• Construct the body of your LambdaExpression, using the ParameterExpression(s) you've defined, and the factory methods at Expression. For instance, an expression representing x.StartsWith("a") could be constructed like this:

Expression body = Call(
x,
typeof(string).GetMethod("StartsWith", new[] { typeof(string) })!,
Constant("a")
);

• Wrap the parameters and body in a compile-time-typed Expression<TDelegate>, using the appropriate Lambda factory method overload:

Expression<Func<string, bool>> expr = Lambda<Func<string, bool>>(body, x);


The following sections describe a scenario in which you might want to construct an Expression<TDelegate> to pass into a LINQ method, and provide a complete example of how to do so using the factory methods.

### Scenario

Let's say you have multiple entity types:

record Person(string LastName, string FirstName, DateTime DateOfBirth);
record Car(string Model, int Year);


For any of these entity types, you want to filter and return only those entities that have a given text inside one of their string fields. For Person, you'd want to search the FirstName and LastName properties:

string term = /* ... */;
var personsQry = new List<Person>()
.AsQueryable()
.Where(x => x.FirstName.Contains(term) || x.LastName.Contains(term));


But for Car, you'd want to search only the Model property:

string term = /* ... */;
var carsQry = new List<Car>()
.AsQueryable()
.Where(x => x.Model.Contains(term));


While you could write one custom function for IQueryable<Person> and another for IQueryable<Car>, the following function adds this filtering to any existing query, irrespective of the specific element type.

### Example

// using static System.Linq.Expressions.Expression;

IQueryable<T> TextFilter<T>(IQueryable<T> source, string term)
{
if (string.IsNullOrEmpty(term)) { return source; }

// T is a compile-time placeholder for the element type of the query.
Type elementType = typeof(T);

// Get all the string properties on this specific type.
PropertyInfo[] stringProperties =
elementType.GetProperties()
.Where(x => x.PropertyType == typeof(string))
.ToArray();
if (!stringProperties.Any()) { return source; }

// Get the right overload of String.Contains
MethodInfo containsMethod = typeof(string).GetMethod("Contains", new[] { typeof(string) })!;

// Create a parameter for the expression tree:
// the 'x' in 'x => x.PropertyName.Contains("term")'
// The type of this parameter is the query's element type
ParameterExpression prm = Parameter(elementType);

// Map each property to an expression tree node
IEnumerable<Expression> expressions = stringProperties
.Select(prp =>
// For each property, we have to construct an expression tree node like x.PropertyName.Contains("term")
Call(                  // .Contains(...)
Property(          // .PropertyName
prm,           // x
prp
),
containsMethod,
Constant(term)     // "term"
)
);

// Combine all the resultant expression nodes using ||
Expression body = expressions
.Aggregate(
(prev, current) => Or(prev, current)
);

// Wrap the expression body in a compile-time-typed lambda expression
Expression<Func<T, bool>> lambda = Lambda<Func<T, bool>>(body, prm);

// Because the lambda is compile-time-typed (albeit with a generic parameter), we can use it with the Where method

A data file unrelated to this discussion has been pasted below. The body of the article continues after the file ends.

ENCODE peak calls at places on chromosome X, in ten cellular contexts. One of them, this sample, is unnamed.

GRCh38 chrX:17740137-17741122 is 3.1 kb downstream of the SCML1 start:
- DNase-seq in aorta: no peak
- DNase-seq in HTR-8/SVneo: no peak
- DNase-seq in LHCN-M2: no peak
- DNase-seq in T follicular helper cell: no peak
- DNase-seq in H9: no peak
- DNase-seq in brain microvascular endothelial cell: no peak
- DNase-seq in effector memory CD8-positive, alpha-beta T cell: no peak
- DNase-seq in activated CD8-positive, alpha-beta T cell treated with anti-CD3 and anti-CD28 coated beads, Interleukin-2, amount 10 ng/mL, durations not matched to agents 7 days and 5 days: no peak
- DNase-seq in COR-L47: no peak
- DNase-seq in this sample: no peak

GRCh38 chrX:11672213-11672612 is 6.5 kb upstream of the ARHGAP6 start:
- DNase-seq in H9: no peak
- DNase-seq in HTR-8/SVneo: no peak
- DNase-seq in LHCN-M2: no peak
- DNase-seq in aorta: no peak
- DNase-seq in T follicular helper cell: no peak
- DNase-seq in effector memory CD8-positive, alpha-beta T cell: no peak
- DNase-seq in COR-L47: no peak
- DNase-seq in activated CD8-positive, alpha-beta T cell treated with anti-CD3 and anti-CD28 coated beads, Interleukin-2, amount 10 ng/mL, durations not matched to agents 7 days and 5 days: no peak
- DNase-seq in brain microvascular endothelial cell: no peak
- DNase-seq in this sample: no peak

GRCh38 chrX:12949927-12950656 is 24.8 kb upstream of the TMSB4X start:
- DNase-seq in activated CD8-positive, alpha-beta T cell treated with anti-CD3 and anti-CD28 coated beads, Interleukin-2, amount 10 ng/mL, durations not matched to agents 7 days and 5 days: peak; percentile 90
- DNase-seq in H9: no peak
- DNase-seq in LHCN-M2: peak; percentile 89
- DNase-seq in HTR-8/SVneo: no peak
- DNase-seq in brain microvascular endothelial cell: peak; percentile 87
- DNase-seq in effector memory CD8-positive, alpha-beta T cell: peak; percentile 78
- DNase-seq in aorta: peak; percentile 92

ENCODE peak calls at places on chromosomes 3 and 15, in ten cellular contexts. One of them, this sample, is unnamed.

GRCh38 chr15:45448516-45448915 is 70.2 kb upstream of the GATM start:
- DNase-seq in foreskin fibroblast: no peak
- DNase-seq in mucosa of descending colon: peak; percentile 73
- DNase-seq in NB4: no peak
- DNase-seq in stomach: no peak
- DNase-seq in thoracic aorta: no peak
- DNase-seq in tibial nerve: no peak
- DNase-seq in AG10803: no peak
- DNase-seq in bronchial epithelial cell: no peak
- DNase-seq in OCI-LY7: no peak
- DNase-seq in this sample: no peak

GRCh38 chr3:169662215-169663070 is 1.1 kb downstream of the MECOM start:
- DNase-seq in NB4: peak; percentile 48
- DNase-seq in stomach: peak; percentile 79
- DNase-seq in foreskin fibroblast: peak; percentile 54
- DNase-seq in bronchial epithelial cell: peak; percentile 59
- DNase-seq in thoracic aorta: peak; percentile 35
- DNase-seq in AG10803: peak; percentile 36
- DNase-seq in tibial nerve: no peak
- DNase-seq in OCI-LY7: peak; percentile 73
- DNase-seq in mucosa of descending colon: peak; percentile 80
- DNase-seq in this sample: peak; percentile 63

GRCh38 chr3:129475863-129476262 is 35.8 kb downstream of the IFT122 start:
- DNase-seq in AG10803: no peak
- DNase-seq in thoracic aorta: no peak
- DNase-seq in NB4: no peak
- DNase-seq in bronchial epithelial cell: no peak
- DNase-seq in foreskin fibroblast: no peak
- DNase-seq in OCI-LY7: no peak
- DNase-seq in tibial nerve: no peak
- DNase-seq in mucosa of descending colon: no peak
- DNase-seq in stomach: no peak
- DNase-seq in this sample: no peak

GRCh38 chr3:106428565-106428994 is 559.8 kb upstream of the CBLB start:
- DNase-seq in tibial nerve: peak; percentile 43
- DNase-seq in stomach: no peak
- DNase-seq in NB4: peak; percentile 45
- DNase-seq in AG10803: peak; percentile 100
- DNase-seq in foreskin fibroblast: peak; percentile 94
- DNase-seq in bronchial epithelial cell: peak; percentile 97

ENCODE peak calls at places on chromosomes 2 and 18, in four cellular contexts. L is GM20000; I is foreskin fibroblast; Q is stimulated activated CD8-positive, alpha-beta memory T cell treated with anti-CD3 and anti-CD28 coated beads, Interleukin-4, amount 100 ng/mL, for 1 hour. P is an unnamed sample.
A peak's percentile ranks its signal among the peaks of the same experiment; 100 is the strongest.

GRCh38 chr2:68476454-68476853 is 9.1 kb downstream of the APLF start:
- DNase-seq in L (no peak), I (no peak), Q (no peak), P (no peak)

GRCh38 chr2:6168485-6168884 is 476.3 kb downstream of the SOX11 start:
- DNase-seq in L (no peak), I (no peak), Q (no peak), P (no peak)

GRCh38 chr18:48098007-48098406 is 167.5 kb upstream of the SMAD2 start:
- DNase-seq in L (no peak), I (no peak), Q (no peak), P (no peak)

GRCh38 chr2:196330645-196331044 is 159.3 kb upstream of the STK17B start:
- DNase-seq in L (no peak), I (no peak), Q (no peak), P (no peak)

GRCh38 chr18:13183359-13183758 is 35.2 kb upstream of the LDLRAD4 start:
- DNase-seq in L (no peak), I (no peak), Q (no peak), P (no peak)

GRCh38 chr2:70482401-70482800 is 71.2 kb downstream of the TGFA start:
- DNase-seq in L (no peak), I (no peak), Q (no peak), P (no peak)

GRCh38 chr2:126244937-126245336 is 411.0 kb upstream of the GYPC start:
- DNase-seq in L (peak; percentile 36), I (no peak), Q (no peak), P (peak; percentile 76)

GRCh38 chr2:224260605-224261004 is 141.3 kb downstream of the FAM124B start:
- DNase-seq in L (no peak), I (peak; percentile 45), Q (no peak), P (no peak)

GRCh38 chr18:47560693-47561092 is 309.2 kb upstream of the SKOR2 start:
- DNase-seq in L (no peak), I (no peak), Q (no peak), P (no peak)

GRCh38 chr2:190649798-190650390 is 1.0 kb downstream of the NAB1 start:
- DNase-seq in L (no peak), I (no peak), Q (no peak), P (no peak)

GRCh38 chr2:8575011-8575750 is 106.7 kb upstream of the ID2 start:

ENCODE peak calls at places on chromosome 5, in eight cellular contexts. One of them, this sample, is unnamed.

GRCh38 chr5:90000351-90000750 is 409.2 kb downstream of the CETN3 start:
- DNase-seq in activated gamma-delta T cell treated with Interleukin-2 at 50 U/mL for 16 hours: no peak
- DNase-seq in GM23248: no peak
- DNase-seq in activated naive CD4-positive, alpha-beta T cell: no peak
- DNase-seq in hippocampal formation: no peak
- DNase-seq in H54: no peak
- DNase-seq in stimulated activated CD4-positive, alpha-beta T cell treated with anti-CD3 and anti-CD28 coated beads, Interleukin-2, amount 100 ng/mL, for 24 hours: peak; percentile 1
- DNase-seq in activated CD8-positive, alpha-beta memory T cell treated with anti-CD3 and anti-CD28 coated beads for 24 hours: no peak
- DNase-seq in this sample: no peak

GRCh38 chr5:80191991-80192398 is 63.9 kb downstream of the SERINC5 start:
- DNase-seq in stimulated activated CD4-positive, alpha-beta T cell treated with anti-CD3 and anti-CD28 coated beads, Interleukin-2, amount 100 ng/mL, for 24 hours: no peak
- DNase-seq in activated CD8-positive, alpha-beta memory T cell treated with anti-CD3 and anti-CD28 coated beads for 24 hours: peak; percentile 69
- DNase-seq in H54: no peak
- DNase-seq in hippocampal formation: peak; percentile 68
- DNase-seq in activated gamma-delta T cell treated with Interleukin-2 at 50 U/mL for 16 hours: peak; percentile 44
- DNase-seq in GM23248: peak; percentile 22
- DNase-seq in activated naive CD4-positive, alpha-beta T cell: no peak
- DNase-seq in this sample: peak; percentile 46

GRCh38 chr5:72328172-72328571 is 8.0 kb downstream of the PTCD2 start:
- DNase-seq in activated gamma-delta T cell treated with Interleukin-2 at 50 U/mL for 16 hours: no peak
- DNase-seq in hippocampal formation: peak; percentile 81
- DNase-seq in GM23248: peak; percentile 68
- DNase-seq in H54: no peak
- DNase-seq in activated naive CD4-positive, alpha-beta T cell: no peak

return source.Where(lambda);
}


Because the TextFilter function takes and returns an IQueryable<T> (and not just an IQueryable), you can add further compile-time-typed query elements after the text filter.

var qry = TextFilter(
new List<Person>().AsQueryable(),
"abcd"
)
.Where(x => x.DateOfBirth < new DateTime(2001, 1, 1));

var qry1 = TextFilter(
new List<Car>().AsQueryable(),
"abcd"
)
.Where(x => x.Year == 2010);


## Add method call nodes to the IQueryable's expression tree

If you have an IQueryable instead of an IQueryable<T>, you can't directly call the generic LINQ methods. One alternative is to build the inner expression tree as above, and use reflection to invoke the appropriate LINQ method while passing in the expression tree.

You could also duplicate the LINQ method's functionality, by wrapping the entire tree in a MethodCallExpression that represents a call to the LINQ method:

IQueryable TextFilter_Untyped(IQueryable source, string term)
{
if (string.IsNullOrEmpty(term)) { return source; }
Type elementType = source.ElementType;

// The logic for building the ParameterExpression and the LambdaExpression's body is the same as in the previous example,
// but has been refactored into the constructBody function.
(Expression? body, ParameterExpression? prm) = constructBody(elementType, term);
if (body is null) {return source;}

Expression filteredTree = Call(
typeof(Queryable),
"Where",
new[] { elementType},
source.Expression,
Lambda(body, prm!)
);

return source.Provider.CreateQuery(filteredTree);
}


In this case, you don't have a compile-time T generic placeholder, so you'll use the Lambda overload that doesn't require compile-time type information, and which produces a LambdaExpression instead of an Expression<TDelegate>.

## The Dynamic LINQ library

Constructing expression trees using factory methods is relatively complex; it is easier to compose strings. The Dynamic LINQ library exposes a set of extension methods on IQueryable corresponding to the standard LINQ methods at Queryable, and which accept strings in a special syntax instead of expression trees. The library generates the appropriate expression tree from the string, and can return the resultant translated IQueryable.

For instance, the previous example could be rewritten as follows:

// using System.Linq.Dynamic.Core

IQueryable TextFilter_Strings(IQueryable source, string term) {
if (string.IsNullOrEmpty(term)) { return source; }

var elementType = source.ElementType;

// Get all the string property names on this specific type.
var stringProperties =
elementType.GetProperties()
.Where(x => x.PropertyType == typeof(string))
.ToArray();
if (!stringProperties.Any()) { return source; }

// Build the string expression
string filterExpr = string.Join(
" || ",
stringProperties.Select(prp => \$"{prp.Name}.Contains(@0)")
);

return source.Where(filterExpr, term);
}